Ms. Henry chose to sensationalise the status of 11 Bangladeshis

Dear Editor,

I refer to a Stabroek News article captioned `Parliament committee flags large number of Haitians, Cubans unaccounted for” that was published on June 14, 2018.  I would like to specifically address the comments attributed to the Minister of Education Ms. Nicolette Henry.  She is quoted as asking “why emphasis was being placed on the number of Haitians not departing Guyana since if an analysis of the figures from a percentage perspective was conducted then it would show a 30% non-departure rate for persons from Bangladesh. `Why not the Bangladeshis?’”

It is extremely disturbing that the Minister of Education lacks elementary and basic training in primary school statistics, which advises on the concept of absolute changes vs. relative changes.  Absolute change refers to the difference between two indicators (2016 vs. 2017, arrivals vs. departure in a particular period and so on). Relative change expresses the absolute change as a percentage of the value of the indicators in the earlier period (Absolute change between 2016 and 2017 as a percentage of the 2016 values). 

If we are to use Ms. Henry’s logic that 30% of the Bangladeshis did not leave Guyana in 2017, then she must be professional enough to tell the full truth around this 30% because it translates to 11 Bangladeshis.  If one compares those 11 Bangladeshis who made themselves into illegal aliens in Guyana in 2017 to the other nationalities the picture is very different from the image Ms. Henry is trying to paint. Some 7,255 Cubans and 3,224 Haitians overstayed their time in Guyana in 2017 compared to these 11 Bangladeshis, so why is her focus on these 11 persons? Of the 12,585 illegal aliens from the records who are domiciled in Guyana in 2017, 83% of them or 10,479 persons are Cubans and Haitians.  But Ms. Henry chooses to sensationalize the status of 11 Bangladeshis as she presumably plays to the gallery quite unintelligently.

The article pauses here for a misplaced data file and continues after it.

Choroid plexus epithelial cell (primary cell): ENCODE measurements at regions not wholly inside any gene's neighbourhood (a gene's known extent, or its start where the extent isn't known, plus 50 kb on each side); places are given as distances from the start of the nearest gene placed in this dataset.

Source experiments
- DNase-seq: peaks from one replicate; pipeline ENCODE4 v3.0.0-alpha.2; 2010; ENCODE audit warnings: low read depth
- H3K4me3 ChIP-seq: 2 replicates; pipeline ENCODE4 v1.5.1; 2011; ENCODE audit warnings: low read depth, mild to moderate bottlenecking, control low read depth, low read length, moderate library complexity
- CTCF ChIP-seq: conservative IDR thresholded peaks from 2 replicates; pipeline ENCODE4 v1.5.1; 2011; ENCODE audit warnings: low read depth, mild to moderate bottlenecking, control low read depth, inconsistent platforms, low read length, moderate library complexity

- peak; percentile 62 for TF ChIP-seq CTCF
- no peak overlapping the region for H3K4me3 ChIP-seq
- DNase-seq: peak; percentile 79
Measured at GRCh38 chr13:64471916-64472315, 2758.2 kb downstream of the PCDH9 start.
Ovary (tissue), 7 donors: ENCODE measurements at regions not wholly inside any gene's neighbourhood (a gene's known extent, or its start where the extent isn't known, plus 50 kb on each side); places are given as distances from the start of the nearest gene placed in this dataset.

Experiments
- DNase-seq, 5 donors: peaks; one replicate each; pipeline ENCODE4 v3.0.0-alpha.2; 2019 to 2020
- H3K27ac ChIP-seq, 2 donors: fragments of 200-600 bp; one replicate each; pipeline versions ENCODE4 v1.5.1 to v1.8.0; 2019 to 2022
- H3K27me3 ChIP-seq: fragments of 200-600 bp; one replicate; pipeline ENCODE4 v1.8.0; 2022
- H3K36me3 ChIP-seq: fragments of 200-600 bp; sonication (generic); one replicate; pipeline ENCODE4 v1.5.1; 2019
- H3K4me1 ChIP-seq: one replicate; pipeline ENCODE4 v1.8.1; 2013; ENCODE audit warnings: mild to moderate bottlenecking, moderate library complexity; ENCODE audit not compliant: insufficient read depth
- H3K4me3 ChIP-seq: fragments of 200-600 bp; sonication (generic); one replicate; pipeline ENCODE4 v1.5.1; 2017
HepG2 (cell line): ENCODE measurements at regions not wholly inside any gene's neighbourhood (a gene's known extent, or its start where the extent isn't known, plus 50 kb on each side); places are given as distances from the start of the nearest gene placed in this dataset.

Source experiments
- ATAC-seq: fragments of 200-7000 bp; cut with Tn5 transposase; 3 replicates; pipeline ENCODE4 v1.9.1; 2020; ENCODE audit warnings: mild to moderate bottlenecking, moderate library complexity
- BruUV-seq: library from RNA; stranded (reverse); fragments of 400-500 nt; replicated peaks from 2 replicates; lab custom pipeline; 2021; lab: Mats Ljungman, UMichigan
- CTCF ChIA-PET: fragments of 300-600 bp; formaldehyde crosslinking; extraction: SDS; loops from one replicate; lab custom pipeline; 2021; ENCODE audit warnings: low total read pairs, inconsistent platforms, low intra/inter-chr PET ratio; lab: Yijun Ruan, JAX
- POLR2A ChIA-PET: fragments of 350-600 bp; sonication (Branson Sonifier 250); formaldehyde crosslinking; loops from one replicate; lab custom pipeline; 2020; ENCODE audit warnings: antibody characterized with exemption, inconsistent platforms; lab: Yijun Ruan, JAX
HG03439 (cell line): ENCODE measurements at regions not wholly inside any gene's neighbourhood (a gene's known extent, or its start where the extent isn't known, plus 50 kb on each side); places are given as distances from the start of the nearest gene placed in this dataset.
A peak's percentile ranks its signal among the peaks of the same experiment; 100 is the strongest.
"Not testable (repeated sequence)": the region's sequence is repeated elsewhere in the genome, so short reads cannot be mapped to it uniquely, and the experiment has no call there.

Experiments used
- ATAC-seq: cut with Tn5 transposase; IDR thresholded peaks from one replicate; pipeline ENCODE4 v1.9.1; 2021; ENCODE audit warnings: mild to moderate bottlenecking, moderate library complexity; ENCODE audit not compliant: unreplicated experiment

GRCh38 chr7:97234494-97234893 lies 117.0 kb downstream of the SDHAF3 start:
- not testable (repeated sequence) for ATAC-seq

For any proper analysis to be done from these flows of foreigners through our ports of entry and departures, we must understand the trend over a period of time.  I chose 2 years for simplicity but it would be better to analyze a five-year flow of foreigners travelling through Guyana, which I intend to do later.

But even a two-year flow provided much pertinent information.  For example, there is a net reduction of Brazilians (155), Indians (75), Dominicans (DR) (55) and Bangladeshis (30) over 2016/2017 who choose to remain in Guyana illegally.   For good reasons, these people all are choosing to go some place else rather than remain in Guyana.  However, between 2016 and 2017 there has been a rapid expansion in the number of Cubans (5,315), Haitians (2,953) and Chinese (1,194) who are choosing to overstay their time in Guyana.  But Ms. Henry has no problem with the fact that thousands of Cubans, Haitians and Chinese broke the immigration Laws of Guyana in 2017, her obsession is with these 11 Bangladeshis.  I really wonder why?

I hope my small piece will start a more productive conversation, focused on real progressive patriotic policy changes and not on irrelevant and unintelligent nitpicking by uninformed policymakers like Ms. Henry.

Yours faithfully,

Sasenarine Singh

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